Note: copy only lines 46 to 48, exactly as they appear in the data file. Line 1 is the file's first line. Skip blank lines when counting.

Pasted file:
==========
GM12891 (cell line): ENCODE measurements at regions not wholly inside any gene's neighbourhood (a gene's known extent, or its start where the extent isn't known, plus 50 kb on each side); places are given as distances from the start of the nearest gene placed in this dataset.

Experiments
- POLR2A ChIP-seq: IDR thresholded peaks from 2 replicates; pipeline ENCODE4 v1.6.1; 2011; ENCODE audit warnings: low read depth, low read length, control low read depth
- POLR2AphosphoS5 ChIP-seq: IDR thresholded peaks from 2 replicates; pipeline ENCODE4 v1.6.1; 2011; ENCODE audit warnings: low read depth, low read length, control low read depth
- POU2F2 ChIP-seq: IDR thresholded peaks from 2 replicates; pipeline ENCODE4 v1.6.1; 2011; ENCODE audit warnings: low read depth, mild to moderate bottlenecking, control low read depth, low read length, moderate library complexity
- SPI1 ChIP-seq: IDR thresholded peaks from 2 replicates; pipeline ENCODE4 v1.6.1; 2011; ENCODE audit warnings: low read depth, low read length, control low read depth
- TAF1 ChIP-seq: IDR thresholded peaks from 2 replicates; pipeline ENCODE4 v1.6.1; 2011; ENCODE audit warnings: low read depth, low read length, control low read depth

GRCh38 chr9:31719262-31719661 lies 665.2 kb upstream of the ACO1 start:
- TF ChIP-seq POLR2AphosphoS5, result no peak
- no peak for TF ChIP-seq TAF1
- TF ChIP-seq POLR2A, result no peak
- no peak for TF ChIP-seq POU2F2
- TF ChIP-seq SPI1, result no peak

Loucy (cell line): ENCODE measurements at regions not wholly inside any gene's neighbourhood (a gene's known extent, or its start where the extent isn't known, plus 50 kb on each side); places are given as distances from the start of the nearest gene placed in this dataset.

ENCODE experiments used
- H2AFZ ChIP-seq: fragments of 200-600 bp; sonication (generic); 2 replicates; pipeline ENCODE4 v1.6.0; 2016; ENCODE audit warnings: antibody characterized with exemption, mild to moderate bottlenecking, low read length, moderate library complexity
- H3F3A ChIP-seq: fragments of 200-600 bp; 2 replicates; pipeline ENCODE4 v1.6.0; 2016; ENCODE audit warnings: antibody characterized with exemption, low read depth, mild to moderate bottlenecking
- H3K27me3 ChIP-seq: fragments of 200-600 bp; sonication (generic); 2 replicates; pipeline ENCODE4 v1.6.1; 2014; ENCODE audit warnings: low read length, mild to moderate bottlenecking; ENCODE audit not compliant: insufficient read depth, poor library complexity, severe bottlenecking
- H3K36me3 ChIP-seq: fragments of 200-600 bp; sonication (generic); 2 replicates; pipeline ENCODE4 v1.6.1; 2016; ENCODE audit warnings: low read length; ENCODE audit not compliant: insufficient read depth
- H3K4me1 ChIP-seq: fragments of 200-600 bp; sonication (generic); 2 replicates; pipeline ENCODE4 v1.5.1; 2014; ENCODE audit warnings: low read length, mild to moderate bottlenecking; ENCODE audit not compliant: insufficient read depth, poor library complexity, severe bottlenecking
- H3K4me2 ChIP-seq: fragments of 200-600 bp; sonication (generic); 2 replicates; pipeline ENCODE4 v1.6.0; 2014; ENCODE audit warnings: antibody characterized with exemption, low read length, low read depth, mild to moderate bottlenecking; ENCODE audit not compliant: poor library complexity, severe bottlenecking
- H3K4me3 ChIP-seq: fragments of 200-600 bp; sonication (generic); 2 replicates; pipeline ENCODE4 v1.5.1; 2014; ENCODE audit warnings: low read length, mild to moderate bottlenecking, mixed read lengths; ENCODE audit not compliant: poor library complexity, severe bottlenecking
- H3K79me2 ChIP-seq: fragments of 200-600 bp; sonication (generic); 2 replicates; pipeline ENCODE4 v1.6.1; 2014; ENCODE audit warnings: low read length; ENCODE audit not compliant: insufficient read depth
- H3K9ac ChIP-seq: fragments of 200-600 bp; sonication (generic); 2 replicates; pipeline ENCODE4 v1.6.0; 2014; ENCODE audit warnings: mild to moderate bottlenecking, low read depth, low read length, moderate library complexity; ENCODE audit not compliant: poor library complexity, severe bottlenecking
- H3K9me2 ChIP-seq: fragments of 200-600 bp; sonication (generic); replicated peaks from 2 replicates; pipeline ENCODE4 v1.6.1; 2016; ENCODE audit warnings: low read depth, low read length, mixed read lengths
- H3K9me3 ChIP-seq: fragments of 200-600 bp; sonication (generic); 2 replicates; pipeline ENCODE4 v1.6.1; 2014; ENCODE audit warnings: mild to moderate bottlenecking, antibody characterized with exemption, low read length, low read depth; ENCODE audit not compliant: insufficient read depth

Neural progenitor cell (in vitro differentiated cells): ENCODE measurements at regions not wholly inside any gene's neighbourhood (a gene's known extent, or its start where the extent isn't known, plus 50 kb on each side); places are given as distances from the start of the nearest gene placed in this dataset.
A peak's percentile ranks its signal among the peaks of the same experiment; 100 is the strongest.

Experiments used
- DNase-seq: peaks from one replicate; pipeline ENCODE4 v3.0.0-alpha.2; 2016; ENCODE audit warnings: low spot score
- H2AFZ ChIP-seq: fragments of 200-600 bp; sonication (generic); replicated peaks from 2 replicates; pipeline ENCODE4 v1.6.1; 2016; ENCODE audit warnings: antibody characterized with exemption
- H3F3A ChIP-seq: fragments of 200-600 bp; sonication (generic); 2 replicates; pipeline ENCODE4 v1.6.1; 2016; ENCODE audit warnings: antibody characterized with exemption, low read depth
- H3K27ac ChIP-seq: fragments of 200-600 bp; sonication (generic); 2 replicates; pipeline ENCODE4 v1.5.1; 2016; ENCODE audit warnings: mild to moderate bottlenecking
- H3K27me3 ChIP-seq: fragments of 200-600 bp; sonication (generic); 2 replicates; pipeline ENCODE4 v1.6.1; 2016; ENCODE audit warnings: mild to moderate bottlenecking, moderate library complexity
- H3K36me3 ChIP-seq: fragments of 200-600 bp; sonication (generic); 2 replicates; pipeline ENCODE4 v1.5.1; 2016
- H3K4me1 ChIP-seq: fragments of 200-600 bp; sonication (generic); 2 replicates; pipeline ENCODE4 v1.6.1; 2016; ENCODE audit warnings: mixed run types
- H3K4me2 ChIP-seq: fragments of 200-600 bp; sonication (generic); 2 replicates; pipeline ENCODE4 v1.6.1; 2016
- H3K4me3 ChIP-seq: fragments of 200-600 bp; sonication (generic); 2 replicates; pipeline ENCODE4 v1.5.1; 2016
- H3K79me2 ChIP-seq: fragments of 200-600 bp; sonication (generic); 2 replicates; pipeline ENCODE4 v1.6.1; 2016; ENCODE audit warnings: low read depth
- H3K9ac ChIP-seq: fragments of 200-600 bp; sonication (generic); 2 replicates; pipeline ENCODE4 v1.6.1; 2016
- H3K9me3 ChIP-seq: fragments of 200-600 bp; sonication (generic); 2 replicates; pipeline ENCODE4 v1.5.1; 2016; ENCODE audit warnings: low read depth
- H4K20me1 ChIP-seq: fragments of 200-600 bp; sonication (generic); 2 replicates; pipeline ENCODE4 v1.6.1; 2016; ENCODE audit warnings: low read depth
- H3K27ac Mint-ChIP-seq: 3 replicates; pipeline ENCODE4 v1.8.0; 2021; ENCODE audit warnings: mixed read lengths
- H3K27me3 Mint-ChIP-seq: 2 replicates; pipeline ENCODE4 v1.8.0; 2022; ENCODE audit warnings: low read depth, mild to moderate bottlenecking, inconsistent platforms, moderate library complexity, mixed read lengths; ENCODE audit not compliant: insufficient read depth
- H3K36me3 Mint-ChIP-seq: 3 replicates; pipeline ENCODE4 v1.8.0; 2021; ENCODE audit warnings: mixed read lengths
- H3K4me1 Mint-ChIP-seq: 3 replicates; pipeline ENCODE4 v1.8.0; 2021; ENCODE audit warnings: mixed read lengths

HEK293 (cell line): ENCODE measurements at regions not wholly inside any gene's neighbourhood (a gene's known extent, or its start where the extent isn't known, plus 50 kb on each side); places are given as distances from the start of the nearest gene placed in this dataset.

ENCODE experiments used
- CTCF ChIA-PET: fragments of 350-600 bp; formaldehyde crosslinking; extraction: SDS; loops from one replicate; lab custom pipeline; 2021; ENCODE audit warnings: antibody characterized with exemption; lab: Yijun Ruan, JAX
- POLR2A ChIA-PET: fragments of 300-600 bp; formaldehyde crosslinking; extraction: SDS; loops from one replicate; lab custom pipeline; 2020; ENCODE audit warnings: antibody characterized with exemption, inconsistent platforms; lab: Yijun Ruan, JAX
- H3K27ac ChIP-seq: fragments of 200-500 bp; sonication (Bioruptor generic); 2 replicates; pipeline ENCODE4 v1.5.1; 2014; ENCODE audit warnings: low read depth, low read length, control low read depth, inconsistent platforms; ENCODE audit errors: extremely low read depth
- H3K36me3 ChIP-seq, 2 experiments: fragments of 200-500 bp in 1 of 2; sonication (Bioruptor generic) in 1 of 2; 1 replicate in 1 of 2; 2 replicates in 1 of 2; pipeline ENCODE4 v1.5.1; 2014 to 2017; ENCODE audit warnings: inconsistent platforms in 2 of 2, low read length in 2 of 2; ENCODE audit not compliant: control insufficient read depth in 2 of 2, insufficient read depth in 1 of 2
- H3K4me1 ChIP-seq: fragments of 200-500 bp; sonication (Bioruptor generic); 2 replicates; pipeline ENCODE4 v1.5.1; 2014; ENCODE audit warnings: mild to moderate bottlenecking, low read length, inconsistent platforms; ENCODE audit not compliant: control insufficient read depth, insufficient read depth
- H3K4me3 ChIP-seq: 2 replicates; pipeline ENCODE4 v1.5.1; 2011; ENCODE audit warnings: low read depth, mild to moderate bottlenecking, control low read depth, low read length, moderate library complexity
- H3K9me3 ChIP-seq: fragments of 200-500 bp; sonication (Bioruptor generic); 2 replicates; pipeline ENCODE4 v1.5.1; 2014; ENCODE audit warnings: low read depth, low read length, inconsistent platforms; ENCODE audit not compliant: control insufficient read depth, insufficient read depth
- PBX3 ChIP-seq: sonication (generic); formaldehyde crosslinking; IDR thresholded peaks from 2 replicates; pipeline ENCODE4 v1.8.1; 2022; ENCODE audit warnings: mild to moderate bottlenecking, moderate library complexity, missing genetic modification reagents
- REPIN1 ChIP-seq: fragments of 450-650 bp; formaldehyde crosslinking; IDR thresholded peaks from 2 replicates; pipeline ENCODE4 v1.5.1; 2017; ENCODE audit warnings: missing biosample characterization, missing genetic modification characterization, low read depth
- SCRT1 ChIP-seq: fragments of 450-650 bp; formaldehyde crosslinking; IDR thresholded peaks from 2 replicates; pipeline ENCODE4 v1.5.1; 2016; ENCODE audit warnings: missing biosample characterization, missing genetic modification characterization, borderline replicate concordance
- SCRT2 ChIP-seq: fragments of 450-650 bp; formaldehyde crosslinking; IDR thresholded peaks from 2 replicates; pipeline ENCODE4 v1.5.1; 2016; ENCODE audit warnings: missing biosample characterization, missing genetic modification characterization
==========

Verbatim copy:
- H3K4me1 Mint-ChIP-seq: 3 replicates; pipeline ENCODE4 v1.8.0; 2021; ENCODE audit warnings: mixed read lengths

HEK293 (cell line): ENCODE measurements at regions not wholly inside any gene's neighbourhood (a gene's known extent, or its start where the extent isn't known, plus 50 kb on each side); places are given as distances from the start of the nearest gene placed in this dataset.

ENCODE experiments used